Whatever we end up doing in that day, unlike much of what we do now, it will all be for the glory of God as he, through us, renews this universe which is now groaning, waiting on the final revelation of the sons of God (Rom. 8:18-23). In that day, thankfully, bucket lists will be forever obsolete.

The Bequest Is Live!

          After many delays, I’m very pleased to announce to all my Facebook friends, the publication of my book, The Bequest! This is a project that’s been in the making for nearly 12 years. Earning a living and other realities of life often interrupted the writing process. But a little over 3 years ago I finished the first draft. Numerous edits and much polish followed.

            Last summer I began to seriously consider digital publishing. Most of you are familiar with this increasingly popular publishing format through Amazon’s Kindle reader. After much research I determined that ebooks and other digital formats were the wave of the future in book publishing. I made the decision to go that route exclusively with The Bequest, and I’m happy to announce that it’s now available on Smashwords and Amazon.

            I want to take a moment to thank my brothers and sisters at Grace Fellowship Church who have followed me on this journey and given me advice and words of encouragement along the way. I also want to thank the book’s cover illustrator, Ron Schemenauer. His artistic sense helped capture the mood of the book that I was looking for. My sons Jesse and Caleb also offered much encouragement as their dad plugged away at this book over the years. Finally I want to thank Billi for her many years of patience and her belief in this project. Without her I probably would have given up long ago.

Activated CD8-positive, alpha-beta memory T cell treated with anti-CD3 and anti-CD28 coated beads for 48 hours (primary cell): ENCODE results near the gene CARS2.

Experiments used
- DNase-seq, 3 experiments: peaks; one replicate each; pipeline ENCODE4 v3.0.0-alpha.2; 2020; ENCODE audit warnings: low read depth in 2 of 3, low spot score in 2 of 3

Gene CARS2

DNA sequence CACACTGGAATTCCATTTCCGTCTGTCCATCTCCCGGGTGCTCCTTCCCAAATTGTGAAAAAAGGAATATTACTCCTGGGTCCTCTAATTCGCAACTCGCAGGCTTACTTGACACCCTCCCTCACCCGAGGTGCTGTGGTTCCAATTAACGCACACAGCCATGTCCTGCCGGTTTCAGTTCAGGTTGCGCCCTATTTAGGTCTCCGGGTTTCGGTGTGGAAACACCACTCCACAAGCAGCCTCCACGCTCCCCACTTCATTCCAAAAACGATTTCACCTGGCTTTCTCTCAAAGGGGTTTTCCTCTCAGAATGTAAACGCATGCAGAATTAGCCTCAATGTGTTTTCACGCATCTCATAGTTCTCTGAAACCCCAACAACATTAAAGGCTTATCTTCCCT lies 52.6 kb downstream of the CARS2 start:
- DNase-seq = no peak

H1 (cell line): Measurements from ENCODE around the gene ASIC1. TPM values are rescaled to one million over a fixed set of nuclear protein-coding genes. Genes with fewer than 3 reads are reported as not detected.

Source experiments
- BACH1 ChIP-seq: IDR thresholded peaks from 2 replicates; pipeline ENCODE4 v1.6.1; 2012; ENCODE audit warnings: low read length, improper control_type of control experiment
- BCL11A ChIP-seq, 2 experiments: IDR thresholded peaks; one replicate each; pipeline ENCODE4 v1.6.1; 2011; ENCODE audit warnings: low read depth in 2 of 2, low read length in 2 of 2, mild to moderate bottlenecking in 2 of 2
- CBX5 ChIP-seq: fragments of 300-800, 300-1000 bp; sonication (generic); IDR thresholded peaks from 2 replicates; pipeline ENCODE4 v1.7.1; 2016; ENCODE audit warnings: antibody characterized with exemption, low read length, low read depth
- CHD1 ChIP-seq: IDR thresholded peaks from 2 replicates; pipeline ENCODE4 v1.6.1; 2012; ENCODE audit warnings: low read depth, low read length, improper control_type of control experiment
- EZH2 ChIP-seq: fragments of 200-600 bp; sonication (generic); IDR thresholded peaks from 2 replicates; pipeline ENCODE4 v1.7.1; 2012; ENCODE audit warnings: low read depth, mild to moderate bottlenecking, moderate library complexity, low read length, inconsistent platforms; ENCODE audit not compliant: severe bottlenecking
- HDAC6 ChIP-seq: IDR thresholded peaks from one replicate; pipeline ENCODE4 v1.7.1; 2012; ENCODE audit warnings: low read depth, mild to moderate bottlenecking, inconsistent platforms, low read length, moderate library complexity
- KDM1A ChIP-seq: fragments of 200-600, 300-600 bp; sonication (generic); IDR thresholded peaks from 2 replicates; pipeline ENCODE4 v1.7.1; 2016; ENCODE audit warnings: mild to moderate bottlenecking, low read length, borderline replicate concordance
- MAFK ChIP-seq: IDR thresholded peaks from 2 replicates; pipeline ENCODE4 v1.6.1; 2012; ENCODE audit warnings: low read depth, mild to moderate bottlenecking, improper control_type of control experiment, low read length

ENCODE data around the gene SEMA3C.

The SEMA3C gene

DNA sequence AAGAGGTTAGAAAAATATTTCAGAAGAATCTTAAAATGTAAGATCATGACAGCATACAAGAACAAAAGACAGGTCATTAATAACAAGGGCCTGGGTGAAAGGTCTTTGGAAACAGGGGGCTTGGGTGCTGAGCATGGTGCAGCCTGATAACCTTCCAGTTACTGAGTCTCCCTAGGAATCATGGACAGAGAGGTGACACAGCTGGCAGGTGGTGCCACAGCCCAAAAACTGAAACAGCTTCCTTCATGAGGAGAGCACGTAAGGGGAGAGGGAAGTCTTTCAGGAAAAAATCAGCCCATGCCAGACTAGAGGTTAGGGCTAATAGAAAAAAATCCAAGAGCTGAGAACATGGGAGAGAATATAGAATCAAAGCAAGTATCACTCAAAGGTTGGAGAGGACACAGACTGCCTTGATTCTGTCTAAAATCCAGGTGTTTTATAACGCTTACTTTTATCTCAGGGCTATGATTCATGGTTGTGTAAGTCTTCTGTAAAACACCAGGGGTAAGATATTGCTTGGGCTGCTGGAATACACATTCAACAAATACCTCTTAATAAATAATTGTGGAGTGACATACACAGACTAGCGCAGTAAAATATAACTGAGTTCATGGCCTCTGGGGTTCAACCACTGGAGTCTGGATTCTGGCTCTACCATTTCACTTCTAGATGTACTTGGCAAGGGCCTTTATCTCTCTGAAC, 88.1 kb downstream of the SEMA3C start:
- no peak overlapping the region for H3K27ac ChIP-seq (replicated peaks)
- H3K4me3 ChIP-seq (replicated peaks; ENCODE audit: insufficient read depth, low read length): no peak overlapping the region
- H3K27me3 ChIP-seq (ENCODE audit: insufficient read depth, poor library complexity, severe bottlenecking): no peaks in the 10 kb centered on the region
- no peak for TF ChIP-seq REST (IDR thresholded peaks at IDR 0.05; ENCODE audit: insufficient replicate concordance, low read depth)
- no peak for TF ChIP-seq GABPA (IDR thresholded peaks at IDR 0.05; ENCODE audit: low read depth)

If you would like to order a copy, it’s $2.99 at Smashwords and Amazon. You don’t need a Kindle to read the book.  Smashwords allows you to download the book in numerous formats and Amazon has Kindle apps for iPhone, Windows PC, Mac, Blackberry, iPad, Android, and Windows Phone 7.

            To order the book, go to one of the following:



            If you purchase the book and like what you read, you might consider going to either or both of these sites and writing a serious review of the book. Also, the last page of the Kindle edition has an area where you can give a starred rating, plus tweet or post on Facebook that you’ve read the book. If you really like the book, I would be very grateful if you told others.